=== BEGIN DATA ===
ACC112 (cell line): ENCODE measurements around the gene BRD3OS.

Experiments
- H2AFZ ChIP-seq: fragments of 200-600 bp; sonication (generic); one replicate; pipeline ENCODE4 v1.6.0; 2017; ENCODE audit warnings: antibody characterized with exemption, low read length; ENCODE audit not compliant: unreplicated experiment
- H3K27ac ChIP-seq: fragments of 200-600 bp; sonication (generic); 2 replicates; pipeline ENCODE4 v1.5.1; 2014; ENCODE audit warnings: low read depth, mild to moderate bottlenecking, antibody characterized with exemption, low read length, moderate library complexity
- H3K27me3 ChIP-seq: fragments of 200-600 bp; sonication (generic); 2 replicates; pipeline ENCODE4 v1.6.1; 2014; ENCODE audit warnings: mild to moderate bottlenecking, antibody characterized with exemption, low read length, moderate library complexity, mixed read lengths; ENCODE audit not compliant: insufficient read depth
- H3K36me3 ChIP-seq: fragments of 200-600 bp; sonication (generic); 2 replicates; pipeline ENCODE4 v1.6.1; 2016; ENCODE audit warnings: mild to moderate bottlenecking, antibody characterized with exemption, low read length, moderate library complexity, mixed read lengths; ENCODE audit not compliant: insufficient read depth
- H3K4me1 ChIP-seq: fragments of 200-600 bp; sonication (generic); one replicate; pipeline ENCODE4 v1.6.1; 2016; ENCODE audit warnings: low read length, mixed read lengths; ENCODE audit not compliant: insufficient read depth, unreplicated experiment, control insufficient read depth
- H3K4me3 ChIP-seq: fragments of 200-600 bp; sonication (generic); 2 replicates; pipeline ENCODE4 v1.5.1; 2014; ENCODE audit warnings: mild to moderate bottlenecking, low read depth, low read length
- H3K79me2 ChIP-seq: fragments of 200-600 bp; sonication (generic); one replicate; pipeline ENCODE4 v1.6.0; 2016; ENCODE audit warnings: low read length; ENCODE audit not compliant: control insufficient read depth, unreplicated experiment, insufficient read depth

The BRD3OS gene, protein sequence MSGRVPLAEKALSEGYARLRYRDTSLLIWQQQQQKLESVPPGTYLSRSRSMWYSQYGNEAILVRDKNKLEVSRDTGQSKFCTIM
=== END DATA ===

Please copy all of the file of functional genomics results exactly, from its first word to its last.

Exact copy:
ACC112 (cell line): ENCODE measurements around the gene BRD3OS.

Experiments
- H2AFZ ChIP-seq: fragments of 200-600 bp; sonication (generic); one replicate; pipeline ENCODE4 v1.6.0; 2017; ENCODE audit warnings: antibody characterized with exemption, low read length; ENCODE audit not compliant: unreplicated experiment
- H3K27ac ChIP-seq: fragments of 200-600 bp; sonication (generic); 2 replicates; pipeline ENCODE4 v1.5.1; 2014; ENCODE audit warnings: low read depth, mild to moderate bottlenecking, antibody characterized with exemption, low read length, moderate library complexity
- H3K27me3 ChIP-seq: fragments of 200-600 bp; sonication (generic); 2 replicates; pipeline ENCODE4 v1.6.1; 2014; ENCODE audit warnings: mild to moderate bottlenecking, antibody characterized with exemption, low read length, moderate library complexity, mixed read lengths; ENCODE audit not compliant: insufficient read depth
- H3K36me3 ChIP-seq: fragments of 200-600 bp; sonication (generic); 2 replicates; pipeline ENCODE4 v1.6.1; 2016; ENCODE audit warnings: mild to moderate bottlenecking, antibody characterized with exemption, low read length, moderate library complexity, mixed read lengths; ENCODE audit not compliant: insufficient read depth
- H3K4me1 ChIP-seq: fragments of 200-600 bp; sonication (generic); one replicate; pipeline ENCODE4 v1.6.1; 2016; ENCODE audit warnings: low read length, mixed read lengths; ENCODE audit not compliant: insufficient read depth, unreplicated experiment, control insufficient read depth
- H3K4me3 ChIP-seq: fragments of 200-600 bp; sonication (generic); 2 replicates; pipeline ENCODE4 v1.5.1; 2014; ENCODE audit warnings: mild to moderate bottlenecking, low read depth, low read length
- H3K79me2 ChIP-seq: fragments of 200-600 bp; sonication (generic); one replicate; pipeline ENCODE4 v1.6.0; 2016; ENCODE audit warnings: low read length; ENCODE audit not compliant: control insufficient read depth, unreplicated experiment, insufficient read depth

The BRD3OS gene, protein sequence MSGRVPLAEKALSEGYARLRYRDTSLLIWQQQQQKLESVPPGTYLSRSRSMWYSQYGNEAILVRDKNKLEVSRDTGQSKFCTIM